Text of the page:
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Everyone is at Risk for Disease-Causing Parasites

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Most Americans would probably adamantly deny being at risk for parasites. You’re a clean person, right? You wash your hands before eating… you don’t travel outside the country regularly… and you consume healthy foods.

But the presence of parasites could be the reason you continue to experience constipation or diarrhea… irritable bowels… bloating… strained bowel movements… heartburn… bad breath… and cramps.

According to James F. Balch, M.D., and Morton Walker, D.P.M., the authors of Heartburn and What to Do About It, 76 percent of the New York suburban patients they tested had at least one parasitic organism.

Mehmet Oz, M.D., better known as Dr. Oz from The Oprah Winfrey Show, revealed that 90 percent of Americans have parasites in their body right now, but they don’t even know it!

In fact you may have parasites if you:

*Eat fresh fruits and vegetables
*Drink tap water
*Work or live with children
*Have household pets
*Eat raw foods like sushi and steak tartare
*Take antibiotics and prescription or over-the-counter drugs
*Use public transportation
*Shake hands with people
*Eat fish or pork products not cooked properly
*Travel to foreign countries

Parasites love to set up camp in your dirty colon and go undetected for days, months, even years! To promote optimum colon health and live parasite-free, look for all-natural nutrients like cascara sagrada, senna leaf, black walnut bark and slippery elm bark.

Source: http://www.betterhealthresearch.com/health-articles/why-everyone-is-at-risk-for-disease-causing-parasites/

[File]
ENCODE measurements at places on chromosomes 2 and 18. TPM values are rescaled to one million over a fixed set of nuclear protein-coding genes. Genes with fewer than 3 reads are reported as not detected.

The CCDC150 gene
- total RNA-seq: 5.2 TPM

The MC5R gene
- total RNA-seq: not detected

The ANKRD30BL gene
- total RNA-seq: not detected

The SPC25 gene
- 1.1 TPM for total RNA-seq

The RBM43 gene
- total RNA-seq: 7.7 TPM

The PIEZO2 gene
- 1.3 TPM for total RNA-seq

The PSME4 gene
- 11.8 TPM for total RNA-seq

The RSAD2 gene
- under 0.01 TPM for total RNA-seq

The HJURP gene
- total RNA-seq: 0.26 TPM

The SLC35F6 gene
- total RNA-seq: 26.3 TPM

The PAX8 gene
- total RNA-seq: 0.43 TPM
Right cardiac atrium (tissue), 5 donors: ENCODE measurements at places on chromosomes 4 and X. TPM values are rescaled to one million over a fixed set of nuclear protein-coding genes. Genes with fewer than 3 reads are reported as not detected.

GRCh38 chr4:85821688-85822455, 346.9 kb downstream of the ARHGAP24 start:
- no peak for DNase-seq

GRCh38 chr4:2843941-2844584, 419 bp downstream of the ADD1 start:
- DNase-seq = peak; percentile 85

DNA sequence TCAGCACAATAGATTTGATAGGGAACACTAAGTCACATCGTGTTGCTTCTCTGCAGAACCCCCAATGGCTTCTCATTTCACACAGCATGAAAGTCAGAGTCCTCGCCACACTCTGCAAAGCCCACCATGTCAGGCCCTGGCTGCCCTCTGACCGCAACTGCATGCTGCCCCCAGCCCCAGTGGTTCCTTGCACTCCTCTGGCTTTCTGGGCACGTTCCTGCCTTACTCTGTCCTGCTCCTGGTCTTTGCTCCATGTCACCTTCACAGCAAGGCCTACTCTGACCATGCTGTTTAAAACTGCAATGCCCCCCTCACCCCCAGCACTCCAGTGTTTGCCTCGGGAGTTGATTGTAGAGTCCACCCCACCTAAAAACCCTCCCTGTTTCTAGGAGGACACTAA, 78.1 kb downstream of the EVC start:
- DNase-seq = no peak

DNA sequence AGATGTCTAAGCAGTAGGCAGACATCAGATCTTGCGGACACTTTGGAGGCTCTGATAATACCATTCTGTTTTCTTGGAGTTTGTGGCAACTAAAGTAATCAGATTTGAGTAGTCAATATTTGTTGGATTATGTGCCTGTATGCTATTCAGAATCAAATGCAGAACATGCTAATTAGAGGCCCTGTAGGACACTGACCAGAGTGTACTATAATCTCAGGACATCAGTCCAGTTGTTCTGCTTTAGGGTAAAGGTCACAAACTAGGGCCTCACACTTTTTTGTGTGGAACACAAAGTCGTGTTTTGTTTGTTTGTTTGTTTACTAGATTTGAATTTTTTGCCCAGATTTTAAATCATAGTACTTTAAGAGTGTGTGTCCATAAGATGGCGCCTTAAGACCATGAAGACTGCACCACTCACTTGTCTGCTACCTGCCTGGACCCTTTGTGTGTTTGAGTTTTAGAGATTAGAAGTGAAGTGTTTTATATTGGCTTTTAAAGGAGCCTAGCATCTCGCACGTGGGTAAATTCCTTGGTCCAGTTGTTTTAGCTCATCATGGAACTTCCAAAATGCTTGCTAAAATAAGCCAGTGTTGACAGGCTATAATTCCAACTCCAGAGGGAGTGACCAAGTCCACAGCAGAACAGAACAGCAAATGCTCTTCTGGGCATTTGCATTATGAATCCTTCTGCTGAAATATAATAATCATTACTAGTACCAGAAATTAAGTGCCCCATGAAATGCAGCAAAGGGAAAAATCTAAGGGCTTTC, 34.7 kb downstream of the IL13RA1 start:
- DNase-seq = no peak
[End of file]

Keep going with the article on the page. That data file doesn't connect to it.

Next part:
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Featured Herbs & Plants

Is the ‘Superfood’ Acai Worth the Price?

antioxidants, acai, superfood, shopping, free radicals, ORACSales of acai products catapulted to $13.5 million last year, up from $435,000 two years previously. An acai craze has been fueled by discussions on the “Oprah Winfrey Show,” where at least two of her experts — dermatologist Dr. Nicholas Perricone and heart surgeon Dr. Mehmet Oz — have mentioned the so-called superfood.

With a flavor that faintly resembles raspberries and chocolate, the fruit has 10 times more antioxidants than red grapes and 10 to 30 times more than the artery-protective flavonoids of red wine. It also seems to inhibit key enzymes in your body, perhaps reducing inflammation.

But acai comes at a cost.

One 60-capsule supply runs about $19.95 for a two-week dose. And while there is some merit to the antioxidant content of exotic fruits such as acai, consumers also get antioxidants from array of other foods, such as oranges, tomatoes and blueberries. There is also little evidence that it is useful as a weight-loss aid, although it has sometimes been marketed as one.

Sources: ABC News December 12, 2008
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